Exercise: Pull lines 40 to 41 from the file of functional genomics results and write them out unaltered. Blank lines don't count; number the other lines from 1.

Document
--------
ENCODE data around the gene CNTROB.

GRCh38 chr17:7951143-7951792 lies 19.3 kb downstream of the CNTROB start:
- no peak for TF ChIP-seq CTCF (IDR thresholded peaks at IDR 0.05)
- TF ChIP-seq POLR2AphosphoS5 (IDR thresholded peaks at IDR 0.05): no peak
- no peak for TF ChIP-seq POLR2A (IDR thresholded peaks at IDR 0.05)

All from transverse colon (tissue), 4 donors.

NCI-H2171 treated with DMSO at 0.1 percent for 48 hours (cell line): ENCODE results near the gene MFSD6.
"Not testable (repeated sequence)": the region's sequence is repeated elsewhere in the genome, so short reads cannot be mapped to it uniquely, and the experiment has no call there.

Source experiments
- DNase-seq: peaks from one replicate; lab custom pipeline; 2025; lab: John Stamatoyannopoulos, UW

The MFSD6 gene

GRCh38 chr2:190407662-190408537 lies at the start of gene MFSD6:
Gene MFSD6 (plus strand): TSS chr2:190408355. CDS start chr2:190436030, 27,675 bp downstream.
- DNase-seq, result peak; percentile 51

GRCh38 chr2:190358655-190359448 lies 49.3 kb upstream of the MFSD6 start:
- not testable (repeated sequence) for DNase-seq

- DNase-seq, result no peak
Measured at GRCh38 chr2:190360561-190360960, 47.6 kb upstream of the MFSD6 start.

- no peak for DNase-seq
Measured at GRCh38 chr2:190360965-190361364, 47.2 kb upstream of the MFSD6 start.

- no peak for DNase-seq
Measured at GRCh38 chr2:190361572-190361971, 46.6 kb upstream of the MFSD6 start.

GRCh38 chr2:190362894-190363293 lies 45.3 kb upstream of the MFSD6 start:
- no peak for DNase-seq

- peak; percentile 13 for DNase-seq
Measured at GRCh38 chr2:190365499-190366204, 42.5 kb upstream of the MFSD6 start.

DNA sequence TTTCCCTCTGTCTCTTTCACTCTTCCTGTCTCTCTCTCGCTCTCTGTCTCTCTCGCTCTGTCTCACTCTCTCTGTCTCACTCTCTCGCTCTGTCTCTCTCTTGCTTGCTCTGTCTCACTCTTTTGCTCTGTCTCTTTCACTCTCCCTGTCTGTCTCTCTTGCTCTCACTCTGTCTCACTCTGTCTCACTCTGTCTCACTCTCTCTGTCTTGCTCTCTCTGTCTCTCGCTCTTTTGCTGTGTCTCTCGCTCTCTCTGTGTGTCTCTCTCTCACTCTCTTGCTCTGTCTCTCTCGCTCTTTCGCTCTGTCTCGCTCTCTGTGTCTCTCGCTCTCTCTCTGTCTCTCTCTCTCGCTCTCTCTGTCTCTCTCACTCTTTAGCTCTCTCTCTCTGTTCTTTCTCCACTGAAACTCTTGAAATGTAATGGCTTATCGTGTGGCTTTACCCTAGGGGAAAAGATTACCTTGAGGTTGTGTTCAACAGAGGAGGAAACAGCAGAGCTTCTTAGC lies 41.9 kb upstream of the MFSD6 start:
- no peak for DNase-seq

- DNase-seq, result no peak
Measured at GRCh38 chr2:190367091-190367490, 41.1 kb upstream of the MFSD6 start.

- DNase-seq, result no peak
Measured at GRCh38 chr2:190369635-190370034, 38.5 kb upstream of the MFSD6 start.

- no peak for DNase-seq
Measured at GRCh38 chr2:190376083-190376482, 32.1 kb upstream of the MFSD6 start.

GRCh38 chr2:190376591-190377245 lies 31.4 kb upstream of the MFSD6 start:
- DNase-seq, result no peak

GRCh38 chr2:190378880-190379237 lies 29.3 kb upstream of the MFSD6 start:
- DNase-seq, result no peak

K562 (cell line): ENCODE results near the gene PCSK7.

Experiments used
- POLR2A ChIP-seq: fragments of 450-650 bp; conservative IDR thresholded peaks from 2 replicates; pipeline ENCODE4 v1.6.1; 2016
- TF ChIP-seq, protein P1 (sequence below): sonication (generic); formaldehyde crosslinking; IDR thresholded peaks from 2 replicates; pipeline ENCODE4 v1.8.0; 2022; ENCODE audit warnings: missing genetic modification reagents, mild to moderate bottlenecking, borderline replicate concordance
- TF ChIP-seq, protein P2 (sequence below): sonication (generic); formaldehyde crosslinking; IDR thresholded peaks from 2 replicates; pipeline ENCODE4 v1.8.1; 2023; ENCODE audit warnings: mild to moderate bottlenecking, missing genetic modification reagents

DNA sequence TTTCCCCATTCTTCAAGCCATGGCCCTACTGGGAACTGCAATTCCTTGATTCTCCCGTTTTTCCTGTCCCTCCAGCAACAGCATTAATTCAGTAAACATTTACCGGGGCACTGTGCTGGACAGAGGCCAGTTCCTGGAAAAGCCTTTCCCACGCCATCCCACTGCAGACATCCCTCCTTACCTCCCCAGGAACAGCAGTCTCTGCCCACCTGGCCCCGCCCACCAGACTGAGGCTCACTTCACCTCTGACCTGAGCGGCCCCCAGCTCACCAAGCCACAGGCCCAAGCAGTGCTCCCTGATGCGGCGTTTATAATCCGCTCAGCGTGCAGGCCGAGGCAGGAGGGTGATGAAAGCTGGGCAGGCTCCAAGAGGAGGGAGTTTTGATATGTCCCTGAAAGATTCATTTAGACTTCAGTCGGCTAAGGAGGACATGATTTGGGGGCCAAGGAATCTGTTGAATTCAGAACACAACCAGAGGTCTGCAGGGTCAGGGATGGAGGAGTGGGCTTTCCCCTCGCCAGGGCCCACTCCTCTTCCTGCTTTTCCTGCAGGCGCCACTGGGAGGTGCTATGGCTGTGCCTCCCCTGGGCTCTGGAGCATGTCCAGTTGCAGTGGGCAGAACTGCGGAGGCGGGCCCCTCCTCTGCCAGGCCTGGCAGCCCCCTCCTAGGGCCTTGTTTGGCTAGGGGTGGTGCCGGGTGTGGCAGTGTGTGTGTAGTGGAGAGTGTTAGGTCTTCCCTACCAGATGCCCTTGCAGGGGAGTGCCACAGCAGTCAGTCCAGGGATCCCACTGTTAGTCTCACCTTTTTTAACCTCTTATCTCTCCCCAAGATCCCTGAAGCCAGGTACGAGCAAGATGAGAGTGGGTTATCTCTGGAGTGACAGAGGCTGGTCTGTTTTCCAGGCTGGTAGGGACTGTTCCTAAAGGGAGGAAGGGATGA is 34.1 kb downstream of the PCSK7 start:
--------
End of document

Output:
Experiments used
- POLR2A ChIP-seq: fragments of 450-650 bp; conservative IDR thresholded peaks from 2 replicates; pipeline ENCODE4 v1.6.1; 2016